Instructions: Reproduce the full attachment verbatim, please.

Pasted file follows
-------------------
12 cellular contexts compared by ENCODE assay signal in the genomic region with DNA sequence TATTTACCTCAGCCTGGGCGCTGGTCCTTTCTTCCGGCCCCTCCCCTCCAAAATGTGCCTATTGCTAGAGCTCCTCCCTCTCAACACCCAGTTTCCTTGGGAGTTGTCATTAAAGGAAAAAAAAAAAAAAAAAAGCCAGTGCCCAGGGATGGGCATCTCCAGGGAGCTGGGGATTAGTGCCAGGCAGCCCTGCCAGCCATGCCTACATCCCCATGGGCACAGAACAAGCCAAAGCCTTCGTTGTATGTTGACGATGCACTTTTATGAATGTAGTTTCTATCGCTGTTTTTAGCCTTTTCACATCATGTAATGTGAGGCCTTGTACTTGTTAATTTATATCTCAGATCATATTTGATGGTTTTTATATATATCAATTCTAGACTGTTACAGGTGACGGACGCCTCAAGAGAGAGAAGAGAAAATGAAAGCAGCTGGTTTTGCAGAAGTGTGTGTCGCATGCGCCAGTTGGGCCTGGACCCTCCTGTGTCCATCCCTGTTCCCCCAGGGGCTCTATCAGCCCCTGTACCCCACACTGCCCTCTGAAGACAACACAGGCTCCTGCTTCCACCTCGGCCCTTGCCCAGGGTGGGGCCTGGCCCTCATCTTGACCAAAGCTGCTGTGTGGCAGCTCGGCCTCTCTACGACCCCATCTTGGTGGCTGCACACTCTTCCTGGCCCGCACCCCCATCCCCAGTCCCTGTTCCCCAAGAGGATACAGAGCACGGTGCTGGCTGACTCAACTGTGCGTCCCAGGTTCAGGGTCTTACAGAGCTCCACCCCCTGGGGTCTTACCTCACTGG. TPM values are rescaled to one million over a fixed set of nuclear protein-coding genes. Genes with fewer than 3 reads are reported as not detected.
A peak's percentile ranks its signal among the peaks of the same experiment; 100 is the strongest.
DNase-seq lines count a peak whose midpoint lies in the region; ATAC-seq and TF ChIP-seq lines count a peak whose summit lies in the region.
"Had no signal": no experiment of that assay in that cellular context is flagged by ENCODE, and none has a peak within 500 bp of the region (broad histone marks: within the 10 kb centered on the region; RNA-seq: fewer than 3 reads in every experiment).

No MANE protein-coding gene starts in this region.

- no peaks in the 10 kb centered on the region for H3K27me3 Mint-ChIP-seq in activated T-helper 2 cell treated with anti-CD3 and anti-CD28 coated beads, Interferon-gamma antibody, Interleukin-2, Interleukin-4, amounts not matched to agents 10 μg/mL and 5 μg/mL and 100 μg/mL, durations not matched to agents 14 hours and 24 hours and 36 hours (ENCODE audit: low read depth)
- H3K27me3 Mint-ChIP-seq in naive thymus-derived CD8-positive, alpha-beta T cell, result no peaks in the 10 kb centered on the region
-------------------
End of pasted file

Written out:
12 cellular contexts compared by ENCODE assay signal in the genomic region with DNA sequence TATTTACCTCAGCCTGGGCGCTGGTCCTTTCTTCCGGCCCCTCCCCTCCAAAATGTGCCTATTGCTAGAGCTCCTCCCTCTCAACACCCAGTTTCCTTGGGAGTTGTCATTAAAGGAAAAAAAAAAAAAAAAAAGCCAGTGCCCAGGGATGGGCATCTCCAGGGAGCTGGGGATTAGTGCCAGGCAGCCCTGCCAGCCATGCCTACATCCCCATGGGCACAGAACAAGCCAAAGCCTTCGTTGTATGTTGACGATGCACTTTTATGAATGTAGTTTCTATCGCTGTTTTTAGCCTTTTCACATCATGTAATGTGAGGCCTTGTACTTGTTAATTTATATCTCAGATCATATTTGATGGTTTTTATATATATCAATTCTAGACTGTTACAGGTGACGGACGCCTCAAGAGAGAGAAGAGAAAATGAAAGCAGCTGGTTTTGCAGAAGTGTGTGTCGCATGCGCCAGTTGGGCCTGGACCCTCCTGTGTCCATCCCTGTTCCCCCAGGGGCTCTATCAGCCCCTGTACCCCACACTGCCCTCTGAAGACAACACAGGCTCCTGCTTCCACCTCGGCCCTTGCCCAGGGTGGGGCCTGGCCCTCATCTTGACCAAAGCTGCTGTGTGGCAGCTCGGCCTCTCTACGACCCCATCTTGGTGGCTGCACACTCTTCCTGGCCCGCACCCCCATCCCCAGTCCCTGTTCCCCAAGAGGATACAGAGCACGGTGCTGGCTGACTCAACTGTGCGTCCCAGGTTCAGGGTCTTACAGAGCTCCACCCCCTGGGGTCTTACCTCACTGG. TPM values are rescaled to one million over a fixed set of nuclear protein-coding genes. Genes with fewer than 3 reads are reported as not detected.
A peak's percentile ranks its signal among the peaks of the same experiment; 100 is the strongest.
DNase-seq lines count a peak whose midpoint lies in the region; ATAC-seq and TF ChIP-seq lines count a peak whose summit lies in the region.
"Had no signal": no experiment of that assay in that cellular context is flagged by ENCODE, and none has a peak within 500 bp of the region (broad histone marks: within the 10 kb centered on the region; RNA-seq: fewer than 3 reads in every experiment).

No MANE protein-coding gene starts in this region.

- no peaks in the 10 kb centered on the region for H3K27me3 Mint-ChIP-seq in activated T-helper 2 cell treated with anti-CD3 and anti-CD28 coated beads, Interferon-gamma antibody, Interleukin-2, Interleukin-4, amounts not matched to agents 10 μg/mL and 5 μg/mL and 100 μg/mL, durations not matched to agents 14 hours and 24 hours and 36 hours (ENCODE audit: low read depth)
- H3K27me3 Mint-ChIP-seq in naive thymus-derived CD8-positive, alpha-beta T cell, result no peaks in the 10 kb centered on the region